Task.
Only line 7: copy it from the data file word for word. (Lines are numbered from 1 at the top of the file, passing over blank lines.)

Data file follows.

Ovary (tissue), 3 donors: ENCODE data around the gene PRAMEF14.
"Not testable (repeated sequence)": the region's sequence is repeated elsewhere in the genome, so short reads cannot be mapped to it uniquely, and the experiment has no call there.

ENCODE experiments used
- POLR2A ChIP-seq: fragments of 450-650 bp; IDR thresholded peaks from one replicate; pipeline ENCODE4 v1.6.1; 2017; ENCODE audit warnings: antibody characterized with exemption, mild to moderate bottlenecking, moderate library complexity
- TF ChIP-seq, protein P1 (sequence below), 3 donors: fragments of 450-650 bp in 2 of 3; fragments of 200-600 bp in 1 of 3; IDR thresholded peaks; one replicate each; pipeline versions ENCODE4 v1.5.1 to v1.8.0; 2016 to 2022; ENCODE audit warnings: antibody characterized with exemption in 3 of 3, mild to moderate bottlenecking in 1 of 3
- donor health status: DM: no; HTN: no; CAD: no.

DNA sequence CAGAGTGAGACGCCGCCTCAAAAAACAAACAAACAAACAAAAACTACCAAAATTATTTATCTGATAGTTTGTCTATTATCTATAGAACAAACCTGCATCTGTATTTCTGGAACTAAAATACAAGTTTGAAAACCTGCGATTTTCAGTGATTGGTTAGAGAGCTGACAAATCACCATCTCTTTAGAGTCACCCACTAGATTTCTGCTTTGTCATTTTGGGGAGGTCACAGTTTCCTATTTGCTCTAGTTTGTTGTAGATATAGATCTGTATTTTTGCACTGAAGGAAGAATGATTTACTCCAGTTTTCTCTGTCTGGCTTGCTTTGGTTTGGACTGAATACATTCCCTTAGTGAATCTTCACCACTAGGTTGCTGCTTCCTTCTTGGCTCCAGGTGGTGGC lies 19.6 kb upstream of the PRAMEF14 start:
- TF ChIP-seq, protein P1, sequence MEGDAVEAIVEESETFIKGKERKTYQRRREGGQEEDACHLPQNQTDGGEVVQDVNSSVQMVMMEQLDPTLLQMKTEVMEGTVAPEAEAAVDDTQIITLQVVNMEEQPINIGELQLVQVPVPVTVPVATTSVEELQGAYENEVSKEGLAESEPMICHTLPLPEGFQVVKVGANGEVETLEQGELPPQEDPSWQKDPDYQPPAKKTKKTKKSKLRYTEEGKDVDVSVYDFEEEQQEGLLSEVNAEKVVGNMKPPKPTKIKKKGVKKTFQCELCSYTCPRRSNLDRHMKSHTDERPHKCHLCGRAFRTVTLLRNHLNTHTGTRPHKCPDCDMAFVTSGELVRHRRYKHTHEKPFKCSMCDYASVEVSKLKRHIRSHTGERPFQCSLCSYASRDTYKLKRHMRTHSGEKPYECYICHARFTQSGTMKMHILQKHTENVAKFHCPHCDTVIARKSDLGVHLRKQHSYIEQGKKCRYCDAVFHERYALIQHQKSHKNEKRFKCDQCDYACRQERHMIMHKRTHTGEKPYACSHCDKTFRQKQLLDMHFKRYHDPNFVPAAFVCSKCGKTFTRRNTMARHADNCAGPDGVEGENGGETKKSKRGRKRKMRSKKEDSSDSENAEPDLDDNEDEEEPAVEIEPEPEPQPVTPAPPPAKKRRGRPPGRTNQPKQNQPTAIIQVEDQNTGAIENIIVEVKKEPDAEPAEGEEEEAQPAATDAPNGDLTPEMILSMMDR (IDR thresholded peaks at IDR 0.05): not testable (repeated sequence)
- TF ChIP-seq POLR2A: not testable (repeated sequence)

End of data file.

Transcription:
DNA sequence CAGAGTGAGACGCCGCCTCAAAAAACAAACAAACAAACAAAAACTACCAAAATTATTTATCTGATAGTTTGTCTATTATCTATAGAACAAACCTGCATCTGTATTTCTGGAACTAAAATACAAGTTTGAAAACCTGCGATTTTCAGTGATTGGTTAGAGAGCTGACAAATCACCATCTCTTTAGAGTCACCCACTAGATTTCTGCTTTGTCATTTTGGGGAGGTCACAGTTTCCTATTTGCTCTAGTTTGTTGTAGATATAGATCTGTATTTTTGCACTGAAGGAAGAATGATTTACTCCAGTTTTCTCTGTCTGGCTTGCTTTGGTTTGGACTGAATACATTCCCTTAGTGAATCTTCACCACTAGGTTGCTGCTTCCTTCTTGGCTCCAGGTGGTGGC lies 19.6 kb upstream of the PRAMEF14 start: